First, the landscape has changed. Demands for censorship that used to be opposed by universities are now coming from universities. As American commentator Derek Hunter explains,
The idea of punishing speech arbitrarily deemed inappropriate is something that is not only the antithesis of one of this country’s founding principles, it was something colleges were supposed to be safe from. Encroachment on something so sacred as freedom of speech would’ve have sent students to the street just a generation ago; now they march to demand censorship.
Yes indeed. In fact, as he recounts:
The progressive all-women’s Mount Holyoke College cancelled its annual performance of The Vagina Monologs” because students worried it could alienate transgendered students. …
No, seriously. If everyone is a victim, then everyone is potentially a perp. A key basis of totalitarian government is that everyone is already guilty. I wouldn’t watch Vagina Monologs, but it troubles me that it was cancelled because someone might supposedly be alienated. Weren’t lots of people alienated by early leftist plays?
No one dare say what needs saying: Dating back to the time of Plato, people who cannot deal with other people’s challenging ideas should not be at a university anyway. Any more than a person who can’t stand the sight of blood should work in an emergency room.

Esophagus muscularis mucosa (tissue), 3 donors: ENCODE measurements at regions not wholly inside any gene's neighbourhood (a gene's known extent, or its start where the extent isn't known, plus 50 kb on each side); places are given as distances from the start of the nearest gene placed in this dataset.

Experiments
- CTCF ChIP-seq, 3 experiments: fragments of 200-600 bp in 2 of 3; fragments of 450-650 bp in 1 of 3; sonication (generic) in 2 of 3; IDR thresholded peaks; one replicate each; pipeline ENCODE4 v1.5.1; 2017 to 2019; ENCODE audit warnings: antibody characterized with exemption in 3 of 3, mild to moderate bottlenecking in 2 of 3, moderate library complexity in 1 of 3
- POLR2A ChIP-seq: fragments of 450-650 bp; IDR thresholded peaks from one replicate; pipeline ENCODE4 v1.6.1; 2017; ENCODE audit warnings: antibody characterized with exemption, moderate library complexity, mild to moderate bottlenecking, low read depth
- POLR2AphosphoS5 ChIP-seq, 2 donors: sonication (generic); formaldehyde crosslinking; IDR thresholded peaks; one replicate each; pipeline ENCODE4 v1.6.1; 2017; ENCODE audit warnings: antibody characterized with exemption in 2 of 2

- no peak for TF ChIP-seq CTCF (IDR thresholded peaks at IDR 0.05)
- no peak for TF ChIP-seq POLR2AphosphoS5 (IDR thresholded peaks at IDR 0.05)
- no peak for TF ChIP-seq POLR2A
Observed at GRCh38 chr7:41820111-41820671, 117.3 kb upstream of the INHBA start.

My fellow Canadian Mark Steyn noted in 2009,
Since my difficulties with the “human rights” thought police began, I’ve been struck by how many Canadians (and Europeans) sincerely believe that a better world can be built by giving the state the exclusive power to “ban hate” and enforce niceness. Such a world will by definition be totalitarian.
Yes. Take Quebec, a (reluctant) province of Canada. During a recent election cycle, the governing party was floating a new law:
Could wearing a cross become a crime in Canada? Or a firing offense? In late August, a Montreal newspaper leaked details of a proposed secularist charter for the Canadian province of Quebec. Officially unveiled Sept. 10, the Charter of Quebec Values claims an “obligation to remain independent of religious authority.” … Included is a ban on public sector employees — civil servants, teachers, doctors, nurses, judges, police, day care staff, municipal and university staff — wearing a hijab, turban, kippa, large visible crucifix or any other “ostentatious” religious symbols at work.
Only people who belong to the Religion of Shopping would be safe. Fortunately, that party didn’t get re-elected. But how did “offending” some (unknown, unstated) person, irrelevant to the delivery of services, become so important, so costly? Principally, I suspect, because of its current dominance in the academy.
Quebec was the only Canadian province in which newspapers actually published a Charlie Hebdo cartoon of the Prophet Mohammed*. But it is now flirting again with anti-“hate-speech” laws:
The criminal “wilful promotion of hatred” requires extreme language against an “identifiable group.” Charges are rarely laid and convictions are scarce. So, the commission would like to make it a civil offence to “expose someone to hatred” on illegal grounds of discrimination. These include gender, language, ethnic origin, race, religion and political convictions.